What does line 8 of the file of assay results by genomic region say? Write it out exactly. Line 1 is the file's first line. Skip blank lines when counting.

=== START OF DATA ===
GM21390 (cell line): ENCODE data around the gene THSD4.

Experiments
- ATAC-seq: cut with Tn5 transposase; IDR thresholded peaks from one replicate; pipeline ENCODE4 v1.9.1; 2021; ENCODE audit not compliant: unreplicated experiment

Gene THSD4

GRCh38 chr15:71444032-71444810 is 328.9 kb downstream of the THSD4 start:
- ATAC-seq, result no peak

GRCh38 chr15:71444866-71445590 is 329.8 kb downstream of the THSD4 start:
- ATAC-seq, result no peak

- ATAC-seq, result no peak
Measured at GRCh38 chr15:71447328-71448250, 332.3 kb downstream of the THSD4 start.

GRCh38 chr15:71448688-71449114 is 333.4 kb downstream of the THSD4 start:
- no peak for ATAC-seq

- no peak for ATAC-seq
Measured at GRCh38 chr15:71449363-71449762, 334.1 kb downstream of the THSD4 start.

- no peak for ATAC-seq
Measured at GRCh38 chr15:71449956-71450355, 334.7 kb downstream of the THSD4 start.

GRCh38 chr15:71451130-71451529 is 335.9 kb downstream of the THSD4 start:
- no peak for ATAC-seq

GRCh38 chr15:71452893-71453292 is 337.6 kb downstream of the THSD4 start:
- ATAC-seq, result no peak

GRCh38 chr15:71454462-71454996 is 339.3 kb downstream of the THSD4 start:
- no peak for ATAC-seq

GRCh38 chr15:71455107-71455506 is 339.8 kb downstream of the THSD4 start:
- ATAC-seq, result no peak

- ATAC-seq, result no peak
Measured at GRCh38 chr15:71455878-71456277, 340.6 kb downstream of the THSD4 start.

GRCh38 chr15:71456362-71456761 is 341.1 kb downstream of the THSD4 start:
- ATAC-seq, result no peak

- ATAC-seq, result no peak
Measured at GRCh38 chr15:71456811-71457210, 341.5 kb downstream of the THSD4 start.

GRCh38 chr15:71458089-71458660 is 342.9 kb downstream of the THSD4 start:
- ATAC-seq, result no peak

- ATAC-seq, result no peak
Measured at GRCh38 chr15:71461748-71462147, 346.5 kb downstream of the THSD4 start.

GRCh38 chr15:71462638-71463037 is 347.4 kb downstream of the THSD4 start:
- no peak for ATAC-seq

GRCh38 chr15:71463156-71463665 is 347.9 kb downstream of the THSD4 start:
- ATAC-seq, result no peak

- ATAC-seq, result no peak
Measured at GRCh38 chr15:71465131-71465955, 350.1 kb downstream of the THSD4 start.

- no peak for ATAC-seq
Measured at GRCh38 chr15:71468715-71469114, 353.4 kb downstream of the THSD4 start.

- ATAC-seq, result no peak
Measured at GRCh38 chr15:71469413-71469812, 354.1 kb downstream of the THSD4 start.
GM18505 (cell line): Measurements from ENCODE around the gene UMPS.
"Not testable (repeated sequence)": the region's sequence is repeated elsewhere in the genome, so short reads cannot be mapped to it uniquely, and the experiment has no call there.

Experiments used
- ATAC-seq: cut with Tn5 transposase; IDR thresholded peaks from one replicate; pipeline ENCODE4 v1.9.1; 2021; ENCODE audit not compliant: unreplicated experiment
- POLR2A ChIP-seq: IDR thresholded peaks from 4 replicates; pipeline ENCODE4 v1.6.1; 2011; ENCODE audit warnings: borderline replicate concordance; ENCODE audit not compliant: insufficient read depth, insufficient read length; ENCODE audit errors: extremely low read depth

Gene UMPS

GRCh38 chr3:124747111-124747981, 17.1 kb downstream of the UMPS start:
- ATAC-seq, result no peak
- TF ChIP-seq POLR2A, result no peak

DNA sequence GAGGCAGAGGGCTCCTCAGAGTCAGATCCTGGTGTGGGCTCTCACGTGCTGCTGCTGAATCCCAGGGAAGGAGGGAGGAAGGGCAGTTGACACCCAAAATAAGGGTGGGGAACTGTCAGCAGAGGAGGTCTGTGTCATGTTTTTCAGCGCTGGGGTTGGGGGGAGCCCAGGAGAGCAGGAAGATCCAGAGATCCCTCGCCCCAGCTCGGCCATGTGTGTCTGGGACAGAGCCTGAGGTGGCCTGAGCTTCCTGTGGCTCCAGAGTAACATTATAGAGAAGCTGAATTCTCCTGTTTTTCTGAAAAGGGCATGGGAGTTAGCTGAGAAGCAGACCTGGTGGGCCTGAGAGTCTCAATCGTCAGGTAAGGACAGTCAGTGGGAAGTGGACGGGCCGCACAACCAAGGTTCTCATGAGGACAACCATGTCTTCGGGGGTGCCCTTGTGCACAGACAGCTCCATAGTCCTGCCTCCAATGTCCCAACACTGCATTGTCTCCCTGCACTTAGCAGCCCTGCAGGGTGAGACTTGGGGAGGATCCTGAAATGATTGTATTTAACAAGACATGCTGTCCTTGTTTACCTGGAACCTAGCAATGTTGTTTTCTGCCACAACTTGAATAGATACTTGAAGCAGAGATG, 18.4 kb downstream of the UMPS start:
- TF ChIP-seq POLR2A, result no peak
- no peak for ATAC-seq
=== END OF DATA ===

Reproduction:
- ATAC-seq, result no peak